Each hospital paid a flat fee to cover implementation of the software platform, electronic health record integration, etc., and a per-patient annual fee that covered ongoing technology and personnel costs of the company providing the post-discharge services. There was also an hourly fee that covered specific, additional services that the hospital could purchase from the company. Because both parties could refer Medicare and other federally-insured patients to each other, the OIG analyzed the arrangement under the AKS and determined that the arrangement posed a low risk of fraud and abuse—and that it would not subject the arrangement to sanctions.

The OIG found that the arrangement in AO 13-10 was unlikely to lead to increased costs or overutilization of healthcare services, that the arrangement was not likely to interfere with clinical decision making, and that there were safeguards in place to prevent the arrangement from being used as a tool to increase drug sales by the parent company. Significantly, the OIG noted that the post-discharge services were provided at fair market value (as certified by the parties). Finally, the OIG ruled that the arrangement was unlikely to result in inappropriate “steering” of patients to specific healthcare providers.

4. CP services must be priced properly—preferably at fair market value.
The AKS could be implicated if an EMS agency provides CP services to a hospital for free, or if it provides those services below cost and at the same time receives referrals of Part B ambulance transports from the hospital. Contracted CP services and the implication of payments or discounts between a hospital and an EMS agency contracted to provide CP services are not addressed in this opinion. However, many CP programs are coordinated and conducted directly with insurers and other payers where the AKS would likely not apply. Regardless, payment to an ambulance service for the CP services it provides should at least cover the ambulance service’s fully loaded costs of providing the service—and preferably at the fair market value for those services.

5. CP services should have safeguards to prevent skewing clinical decision making.
Any CP program should be clinically based and focused on what is needed to provide assessment and care for the patient. In-house CP programs that “self-refer” should not compensate any employees based on the number of patients who enroll in the program and must carefully protect patient choice as outlined in the opinion.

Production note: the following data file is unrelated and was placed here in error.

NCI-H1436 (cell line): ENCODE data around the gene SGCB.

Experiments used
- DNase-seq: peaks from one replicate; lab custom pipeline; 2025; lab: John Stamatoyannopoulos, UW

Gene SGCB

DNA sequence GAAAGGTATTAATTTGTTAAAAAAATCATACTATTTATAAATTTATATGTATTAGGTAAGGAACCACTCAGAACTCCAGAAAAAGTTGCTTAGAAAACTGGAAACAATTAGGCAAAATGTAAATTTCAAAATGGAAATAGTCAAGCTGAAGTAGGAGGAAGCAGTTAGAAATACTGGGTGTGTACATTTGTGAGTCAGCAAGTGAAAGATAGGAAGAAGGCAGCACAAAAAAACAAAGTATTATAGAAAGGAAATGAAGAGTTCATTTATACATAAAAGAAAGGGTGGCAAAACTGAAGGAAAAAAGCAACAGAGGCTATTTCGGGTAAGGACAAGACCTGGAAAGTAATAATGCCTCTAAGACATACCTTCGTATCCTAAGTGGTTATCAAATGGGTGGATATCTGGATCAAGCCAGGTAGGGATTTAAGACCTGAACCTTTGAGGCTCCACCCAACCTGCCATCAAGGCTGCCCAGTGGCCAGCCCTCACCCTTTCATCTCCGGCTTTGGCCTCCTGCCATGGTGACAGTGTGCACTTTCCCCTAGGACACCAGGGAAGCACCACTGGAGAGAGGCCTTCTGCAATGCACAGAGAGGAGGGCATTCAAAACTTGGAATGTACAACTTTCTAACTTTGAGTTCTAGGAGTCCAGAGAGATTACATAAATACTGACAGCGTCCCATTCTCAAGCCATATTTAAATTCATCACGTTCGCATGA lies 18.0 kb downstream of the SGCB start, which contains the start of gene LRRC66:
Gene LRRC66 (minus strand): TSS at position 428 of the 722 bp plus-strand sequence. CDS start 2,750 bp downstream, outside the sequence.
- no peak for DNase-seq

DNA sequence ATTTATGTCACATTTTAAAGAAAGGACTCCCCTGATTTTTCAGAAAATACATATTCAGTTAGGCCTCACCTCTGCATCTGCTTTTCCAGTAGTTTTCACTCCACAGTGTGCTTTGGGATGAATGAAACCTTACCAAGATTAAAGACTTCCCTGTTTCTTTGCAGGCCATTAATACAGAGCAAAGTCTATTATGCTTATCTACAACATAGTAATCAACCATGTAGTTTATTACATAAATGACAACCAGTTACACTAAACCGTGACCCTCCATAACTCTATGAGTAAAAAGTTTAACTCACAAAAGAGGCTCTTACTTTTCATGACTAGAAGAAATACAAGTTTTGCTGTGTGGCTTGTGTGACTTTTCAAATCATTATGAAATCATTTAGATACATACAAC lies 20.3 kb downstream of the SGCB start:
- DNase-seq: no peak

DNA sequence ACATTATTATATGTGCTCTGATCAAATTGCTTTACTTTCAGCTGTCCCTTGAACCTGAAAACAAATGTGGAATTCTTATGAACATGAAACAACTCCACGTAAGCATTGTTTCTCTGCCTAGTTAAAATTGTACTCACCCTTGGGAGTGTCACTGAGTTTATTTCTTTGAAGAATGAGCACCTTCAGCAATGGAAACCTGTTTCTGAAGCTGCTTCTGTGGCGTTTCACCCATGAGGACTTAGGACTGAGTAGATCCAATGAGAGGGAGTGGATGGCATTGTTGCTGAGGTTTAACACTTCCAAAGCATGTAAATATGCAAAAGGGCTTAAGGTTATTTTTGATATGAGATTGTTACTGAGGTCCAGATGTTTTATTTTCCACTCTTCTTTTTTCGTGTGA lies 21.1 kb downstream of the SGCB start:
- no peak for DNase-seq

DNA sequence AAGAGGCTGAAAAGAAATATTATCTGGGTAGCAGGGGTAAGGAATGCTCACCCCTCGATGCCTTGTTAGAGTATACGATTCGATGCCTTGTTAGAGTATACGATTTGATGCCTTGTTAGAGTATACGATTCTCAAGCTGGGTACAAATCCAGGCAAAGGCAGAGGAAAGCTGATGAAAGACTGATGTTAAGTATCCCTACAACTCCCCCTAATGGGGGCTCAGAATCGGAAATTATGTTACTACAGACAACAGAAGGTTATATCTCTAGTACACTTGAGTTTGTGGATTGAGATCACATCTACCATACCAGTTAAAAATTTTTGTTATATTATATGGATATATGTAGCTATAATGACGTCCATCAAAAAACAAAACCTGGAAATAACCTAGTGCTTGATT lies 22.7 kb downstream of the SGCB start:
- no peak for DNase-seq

Compensation to third-party community paramedics and the agencies that employ them should be primarily based on fair market value of the services provided, but this opinion and the prior opinion indicate that the OIG will likely look favorably on additional compensation for bona fide clinical and efficiency performance indicators that result in net cost savings to federal healthcare programs.

Although contractors should be able to decline certain patients not meeting program criteria, if they are being compensated on a per member referred basis, the contractor should be wary of arrangements where the contractor can influence the number of referrals.

What This Opinion Means for EMS Agencies

Despite its limitations, this opinion is very encouraging news for EMS collaborations with hospitals, payers and other stakeholders. The OIG seems to look beyond the immediate arrangement where some free services were provided, and considers the long-term benefit the program has on patient health and the reduction of healthcare costs. And that is good news!   

When the concept of EMS-based mobile integrated healthcare began to really grow, some partners quietly expressed reservations with some of the funding models. Hospital compliance and legal teams were concerned that paying EMS agencies to prevent readmissions to reduce the hospital’s potential for CMS penalties, or even funding EMS agencies to navigate high utilizer patients to resources other than the hospital emergency department could pose a significant compliance risk. This opinion will help alleviate some of those fears.

Similarly, some EMS agencies have been hesitant to implement funded programs that pay the agency to manage some patients differently than others. For example, let’s say that a commercial insurer pays EMS for providing services like post-discharge follow-ups, high utilizer interventions, or on-scene patient navigation for their members, but those services are not available to other patients who are not members of that health plan.

This same concern has been expressed by some commercial insurers who may have some members in Medicare Advantage programs and members in other health plans.  Some insurers were hesitant to implement innovative payment models for a member plan that may not be available to other offered plans.

The reality is that patients have always received different types of services based on their payer type and plan choice. In some states, Medicaid patients may have coverage available for wheelchair van service or non-traditional medical transportation, while many commercial insurers may not offer that benefit, limiting reimbursement to payment for traditional ambulance service. Another reality is that often, the services provided through an EMS-based CP program are an enhanced service, and are not a reduction of services to that population. The argument against enhanced services based on payer type thus fails.

One of the most encouraging things about OIG Advisory Opinion 19-03 is the tone of the opinion. The OIG recognizes the long-term benefits of CP programs and the related cost savings to federal healthcare programs. Here the OIG found that these benefits—even where some of the services were provided to the patient for free—outweigh any risk of inappropriate patient steering that the AKS was designed to prevent. This opinion, combined with OIG AO 13-10, seems to dovetail nicely with the new CMS ET3 model, which recognizes the need to provide reimbursement for non-transport EMS services that improve health and help keep the patient out of the hospital.

[1] Department of Health and Human Services, Office of Inspector General, OIG Advisory Opinion No. 19-03 (March 1, 2019) found at:

[2] Medicare and State Health Care Programs: Fraud and Abuse, Request for Information Regarding the Anti-Kickback Statute and Beneficiary Inducements CMP, 83 Fed Reg. 43,607, 43,608 (Aug. 27, 2018)